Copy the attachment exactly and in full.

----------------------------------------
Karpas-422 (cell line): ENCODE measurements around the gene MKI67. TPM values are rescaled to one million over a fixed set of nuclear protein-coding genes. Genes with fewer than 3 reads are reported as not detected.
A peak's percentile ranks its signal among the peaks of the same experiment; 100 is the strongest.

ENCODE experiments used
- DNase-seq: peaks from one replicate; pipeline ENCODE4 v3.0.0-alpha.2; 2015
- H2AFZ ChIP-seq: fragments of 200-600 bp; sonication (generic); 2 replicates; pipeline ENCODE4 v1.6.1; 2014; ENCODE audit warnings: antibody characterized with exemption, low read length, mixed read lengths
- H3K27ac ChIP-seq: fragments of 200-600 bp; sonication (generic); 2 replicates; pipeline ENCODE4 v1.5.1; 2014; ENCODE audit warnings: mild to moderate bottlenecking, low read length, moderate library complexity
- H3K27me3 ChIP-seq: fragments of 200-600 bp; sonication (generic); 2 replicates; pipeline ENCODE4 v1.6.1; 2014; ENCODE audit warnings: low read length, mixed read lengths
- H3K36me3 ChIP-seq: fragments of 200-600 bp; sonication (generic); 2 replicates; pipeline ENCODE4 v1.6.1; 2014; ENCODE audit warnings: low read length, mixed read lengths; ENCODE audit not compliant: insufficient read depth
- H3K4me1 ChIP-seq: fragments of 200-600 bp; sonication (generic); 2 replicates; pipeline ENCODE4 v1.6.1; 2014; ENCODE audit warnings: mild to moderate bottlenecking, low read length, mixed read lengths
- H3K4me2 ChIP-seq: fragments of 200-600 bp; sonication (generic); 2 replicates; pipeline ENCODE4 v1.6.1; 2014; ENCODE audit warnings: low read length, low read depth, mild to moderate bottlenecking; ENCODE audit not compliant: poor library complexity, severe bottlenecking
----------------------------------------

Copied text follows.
Karpas-422 (cell line): ENCODE measurements around the gene MKI67. TPM values are rescaled to one million over a fixed set of nuclear protein-coding genes. Genes with fewer than 3 reads are reported as not detected.
A peak's percentile ranks its signal among the peaks of the same experiment; 100 is the strongest.

ENCODE experiments used
- DNase-seq: peaks from one replicate; pipeline ENCODE4 v3.0.0-alpha.2; 2015
- H2AFZ ChIP-seq: fragments of 200-600 bp; sonication (generic); 2 replicates; pipeline ENCODE4 v1.6.1; 2014; ENCODE audit warnings: antibody characterized with exemption, low read length, mixed read lengths
- H3K27ac ChIP-seq: fragments of 200-600 bp; sonication (generic); 2 replicates; pipeline ENCODE4 v1.5.1; 2014; ENCODE audit warnings: mild to moderate bottlenecking, low read length, moderate library complexity
- H3K27me3 ChIP-seq: fragments of 200-600 bp; sonication (generic); 2 replicates; pipeline ENCODE4 v1.6.1; 2014; ENCODE audit warnings: low read length, mixed read lengths
- H3K36me3 ChIP-seq: fragments of 200-600 bp; sonication (generic); 2 replicates; pipeline ENCODE4 v1.6.1; 2014; ENCODE audit warnings: low read length, mixed read lengths; ENCODE audit not compliant: insufficient read depth
- H3K4me1 ChIP-seq: fragments of 200-600 bp; sonication (generic); 2 replicates; pipeline ENCODE4 v1.6.1; 2014; ENCODE audit warnings: mild to moderate bottlenecking, low read length, mixed read lengths
- H3K4me2 ChIP-seq: fragments of 200-600 bp; sonication (generic); 2 replicates; pipeline ENCODE4 v1.6.1; 2014; ENCODE audit warnings: low read length, low read depth, mild to moderate bottlenecking; ENCODE audit not compliant: poor library complexity, severe bottlenecking